Censored by Confucius: Ghost Stories by Yuan Mei

By Kam Louie; Louise Edwards et al. | Go to book overview
Save to active project

Ghosts Hate Poverty

In Yangzhou, a man by the name of Luo Liangfeng boasted that he could actually see ghosts, and insisted that every evening at dusk they wandered the streets in huge numbers. He said that ghosts particularly liked to live around wealthy families.

The ghosts were generally a few feet shorter than an average adult, and instead of having distinct facial features their heads were simply puffs of a black smoky substance. Whether walking around or leaning up against walls, these creatures kept up an incessant chatter.

The places where these ghosts preferred to gather for their evening strolls were usually crowded with people. The warmth of human activity was a form of comfort and sustenance.

Yang Ziyun explained their habits in more detail: "Ghosts especially like to reside near the houses of the wealthy and powerful. They can pass straight through walls and windows and even straight through a human body. Nothing can stop them. If they encounter someone who can actually see them, then they concentrate their energies on bewitching this intruder in a ghostly revenge.

"Poorer families are very rarely troubled by ghosts, because ghosts don't want to live in such cold and miserable surroundings. In fact, there's an apt local saying to the effect that 'I'm so poor that even ghosts wouldn't want to come and live with me.'"


Notes for this page

Add a new note
If you are trying to select text to create highlights or citations, remember that you must now click or tap on the first word, and then click or tap on the last word.
Loading One moment ...
Project items
Cite this page

Cited page

Citations are available only to our active members.
Sign up now to cite pages or passages in MLA, APA and Chicago citation styles.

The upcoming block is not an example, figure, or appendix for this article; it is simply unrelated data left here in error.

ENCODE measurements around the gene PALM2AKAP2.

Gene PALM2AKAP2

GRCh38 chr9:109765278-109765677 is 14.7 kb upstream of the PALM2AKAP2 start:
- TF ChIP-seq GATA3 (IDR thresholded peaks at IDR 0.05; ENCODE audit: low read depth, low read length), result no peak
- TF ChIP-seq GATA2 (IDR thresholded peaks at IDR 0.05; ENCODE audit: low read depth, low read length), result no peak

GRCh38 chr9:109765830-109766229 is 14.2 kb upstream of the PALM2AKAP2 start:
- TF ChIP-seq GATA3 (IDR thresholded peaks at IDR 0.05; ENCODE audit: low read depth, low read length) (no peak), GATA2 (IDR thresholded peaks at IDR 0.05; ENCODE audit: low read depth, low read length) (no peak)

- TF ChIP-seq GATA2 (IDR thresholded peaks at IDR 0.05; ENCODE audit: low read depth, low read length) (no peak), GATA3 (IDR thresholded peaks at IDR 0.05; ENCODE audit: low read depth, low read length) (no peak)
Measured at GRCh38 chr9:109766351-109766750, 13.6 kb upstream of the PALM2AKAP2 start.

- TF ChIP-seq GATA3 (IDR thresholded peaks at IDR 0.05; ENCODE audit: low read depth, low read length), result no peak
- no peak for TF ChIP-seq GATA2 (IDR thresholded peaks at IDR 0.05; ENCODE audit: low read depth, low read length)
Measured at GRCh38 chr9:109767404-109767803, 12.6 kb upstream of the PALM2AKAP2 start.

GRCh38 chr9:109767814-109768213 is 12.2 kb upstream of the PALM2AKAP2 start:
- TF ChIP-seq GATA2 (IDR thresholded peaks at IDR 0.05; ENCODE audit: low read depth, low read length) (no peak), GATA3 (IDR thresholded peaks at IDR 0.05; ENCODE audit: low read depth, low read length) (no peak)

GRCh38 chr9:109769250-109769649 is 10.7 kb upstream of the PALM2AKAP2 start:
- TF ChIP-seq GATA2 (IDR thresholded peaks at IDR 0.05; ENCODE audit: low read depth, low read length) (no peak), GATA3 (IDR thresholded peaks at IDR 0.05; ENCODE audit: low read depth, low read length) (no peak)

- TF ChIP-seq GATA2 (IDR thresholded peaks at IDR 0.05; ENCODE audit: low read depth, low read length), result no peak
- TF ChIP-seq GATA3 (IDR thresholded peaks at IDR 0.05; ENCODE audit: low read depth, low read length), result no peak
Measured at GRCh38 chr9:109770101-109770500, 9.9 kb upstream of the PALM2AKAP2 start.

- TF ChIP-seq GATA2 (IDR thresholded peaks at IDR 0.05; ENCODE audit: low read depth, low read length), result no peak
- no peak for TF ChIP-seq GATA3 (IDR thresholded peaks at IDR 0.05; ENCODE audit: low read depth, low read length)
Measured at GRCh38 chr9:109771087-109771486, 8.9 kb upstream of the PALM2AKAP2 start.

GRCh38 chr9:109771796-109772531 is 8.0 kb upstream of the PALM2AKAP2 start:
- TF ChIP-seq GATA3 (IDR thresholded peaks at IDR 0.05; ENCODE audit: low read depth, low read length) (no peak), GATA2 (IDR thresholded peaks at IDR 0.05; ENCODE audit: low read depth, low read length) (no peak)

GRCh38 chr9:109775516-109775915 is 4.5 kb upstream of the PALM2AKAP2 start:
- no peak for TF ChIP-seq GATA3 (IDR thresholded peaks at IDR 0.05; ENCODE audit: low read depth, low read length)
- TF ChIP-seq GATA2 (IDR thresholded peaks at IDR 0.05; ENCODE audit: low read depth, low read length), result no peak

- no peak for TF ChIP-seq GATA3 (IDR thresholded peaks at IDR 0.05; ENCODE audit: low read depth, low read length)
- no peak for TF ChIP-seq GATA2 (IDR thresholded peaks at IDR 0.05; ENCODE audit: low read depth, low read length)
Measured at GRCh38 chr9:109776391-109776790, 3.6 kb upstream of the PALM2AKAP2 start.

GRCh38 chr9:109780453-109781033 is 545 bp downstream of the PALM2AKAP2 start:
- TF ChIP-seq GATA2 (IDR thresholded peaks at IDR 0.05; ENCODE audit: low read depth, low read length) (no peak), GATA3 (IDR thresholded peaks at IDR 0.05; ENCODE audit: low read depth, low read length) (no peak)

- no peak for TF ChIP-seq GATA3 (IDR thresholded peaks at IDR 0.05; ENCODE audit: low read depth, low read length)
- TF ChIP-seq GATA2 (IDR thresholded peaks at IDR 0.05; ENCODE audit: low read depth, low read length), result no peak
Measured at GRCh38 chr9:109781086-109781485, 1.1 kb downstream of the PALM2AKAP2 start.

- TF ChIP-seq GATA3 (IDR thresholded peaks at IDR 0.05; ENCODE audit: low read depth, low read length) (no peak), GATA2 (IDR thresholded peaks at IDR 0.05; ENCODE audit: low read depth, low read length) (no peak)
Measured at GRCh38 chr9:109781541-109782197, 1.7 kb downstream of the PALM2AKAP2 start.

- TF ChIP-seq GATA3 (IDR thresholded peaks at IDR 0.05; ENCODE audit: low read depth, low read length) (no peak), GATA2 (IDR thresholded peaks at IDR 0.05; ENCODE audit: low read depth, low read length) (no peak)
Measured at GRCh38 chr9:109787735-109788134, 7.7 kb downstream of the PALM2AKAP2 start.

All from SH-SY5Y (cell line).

Cited page

Bookmark this page
Censored by Confucius: Ghost Stories by Yuan Mei
Table of contents

Table of contents



Text size Smaller Larger
Search within

Search within this book

Look up

Look up a word

  • Dictionary
  • Thesaurus
Please submit a word or phrase above.
Print this page

Print this page

Why can't I print more than one page at a time?

While we understand printed pages are helpful to our users, this limitation is necessary to help protect our publishers' copyrighted material and prevent its unlawful distribution. We are sorry for any inconvenience.
Full screen
/ 223

matching results for page

Cited passage

Citations are available only to our active members.
Sign up now to cite pages or passages in MLA, APA and Chicago citation styles.

Cited passage

Welcome to the new Questia Reader

The Questia Reader has been updated to provide you with an even better online reading experience.  It is now 100% Responsive, which means you can read our books and articles on any sized device you wish.  All of your favorite tools like notes, highlights, and citations are still here, but the way you select text has been updated to be easier to use, especially on touchscreen devices.  Here's how:

1. Click or tap the first word you want to select.
2. Click or tap the last word you want to select.

OK, got it!

Thanks for trying Questia!

Please continue trying out our research tools, but please note, full functionality is available only to our active members.

Your work will be lost once you leave this Web page.

For full access in an ad-free environment, sign up now for a FREE, 1-day trial.

Already a member? Log in now.

Are you sure you want to delete this highlight?